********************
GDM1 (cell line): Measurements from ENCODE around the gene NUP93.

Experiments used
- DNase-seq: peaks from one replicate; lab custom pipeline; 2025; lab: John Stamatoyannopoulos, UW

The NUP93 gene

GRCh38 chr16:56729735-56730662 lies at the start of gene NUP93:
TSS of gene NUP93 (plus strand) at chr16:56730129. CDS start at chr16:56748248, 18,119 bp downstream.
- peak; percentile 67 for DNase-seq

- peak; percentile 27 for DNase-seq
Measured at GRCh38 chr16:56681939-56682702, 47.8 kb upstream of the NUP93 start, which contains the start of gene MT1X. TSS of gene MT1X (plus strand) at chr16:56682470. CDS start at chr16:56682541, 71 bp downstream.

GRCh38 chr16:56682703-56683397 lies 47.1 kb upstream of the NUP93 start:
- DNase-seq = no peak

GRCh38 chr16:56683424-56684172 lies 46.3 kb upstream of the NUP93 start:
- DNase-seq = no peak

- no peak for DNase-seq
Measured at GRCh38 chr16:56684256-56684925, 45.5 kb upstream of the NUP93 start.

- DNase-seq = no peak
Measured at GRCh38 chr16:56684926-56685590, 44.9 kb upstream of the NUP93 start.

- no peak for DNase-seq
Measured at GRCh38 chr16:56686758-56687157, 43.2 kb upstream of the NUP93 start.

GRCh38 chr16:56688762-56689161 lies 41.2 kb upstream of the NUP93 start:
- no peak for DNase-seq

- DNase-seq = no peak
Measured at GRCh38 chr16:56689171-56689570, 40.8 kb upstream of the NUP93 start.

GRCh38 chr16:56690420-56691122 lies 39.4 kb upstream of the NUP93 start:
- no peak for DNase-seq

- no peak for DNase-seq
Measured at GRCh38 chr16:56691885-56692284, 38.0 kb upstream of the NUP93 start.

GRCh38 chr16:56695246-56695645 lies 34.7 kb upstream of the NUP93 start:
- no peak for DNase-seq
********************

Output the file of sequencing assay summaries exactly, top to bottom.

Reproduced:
GDM1 (cell line): Measurements from ENCODE around the gene NUP93.

Experiments used
- DNase-seq: peaks from one replicate; lab custom pipeline; 2025; lab: John Stamatoyannopoulos, UW

The NUP93 gene

GRCh38 chr16:56729735-56730662 lies at the start of gene NUP93:
TSS of gene NUP93 (plus strand) at chr16:56730129. CDS start at chr16:56748248, 18,119 bp downstream.
- peak; percentile 67 for DNase-seq

- peak; percentile 27 for DNase-seq
Measured at GRCh38 chr16:56681939-56682702, 47.8 kb upstream of the NUP93 start, which contains the start of gene MT1X. TSS of gene MT1X (plus strand) at chr16:56682470. CDS start at chr16:56682541, 71 bp downstream.

GRCh38 chr16:56682703-56683397 lies 47.1 kb upstream of the NUP93 start:
- DNase-seq = no peak

GRCh38 chr16:56683424-56684172 lies 46.3 kb upstream of the NUP93 start:
- DNase-seq = no peak

- no peak for DNase-seq
Measured at GRCh38 chr16:56684256-56684925, 45.5 kb upstream of the NUP93 start.

- DNase-seq = no peak
Measured at GRCh38 chr16:56684926-56685590, 44.9 kb upstream of the NUP93 start.

- no peak for DNase-seq
Measured at GRCh38 chr16:56686758-56687157, 43.2 kb upstream of the NUP93 start.

GRCh38 chr16:56688762-56689161 lies 41.2 kb upstream of the NUP93 start:
- no peak for DNase-seq

- DNase-seq = no peak
Measured at GRCh38 chr16:56689171-56689570, 40.8 kb upstream of the NUP93 start.

GRCh38 chr16:56690420-56691122 lies 39.4 kb upstream of the NUP93 start:
- no peak for DNase-seq

- no peak for DNase-seq
Measured at GRCh38 chr16:56691885-56692284, 38.0 kb upstream of the NUP93 start.

GRCh38 chr16:56695246-56695645 lies 34.7 kb upstream of the NUP93 start:
- no peak for DNase-seq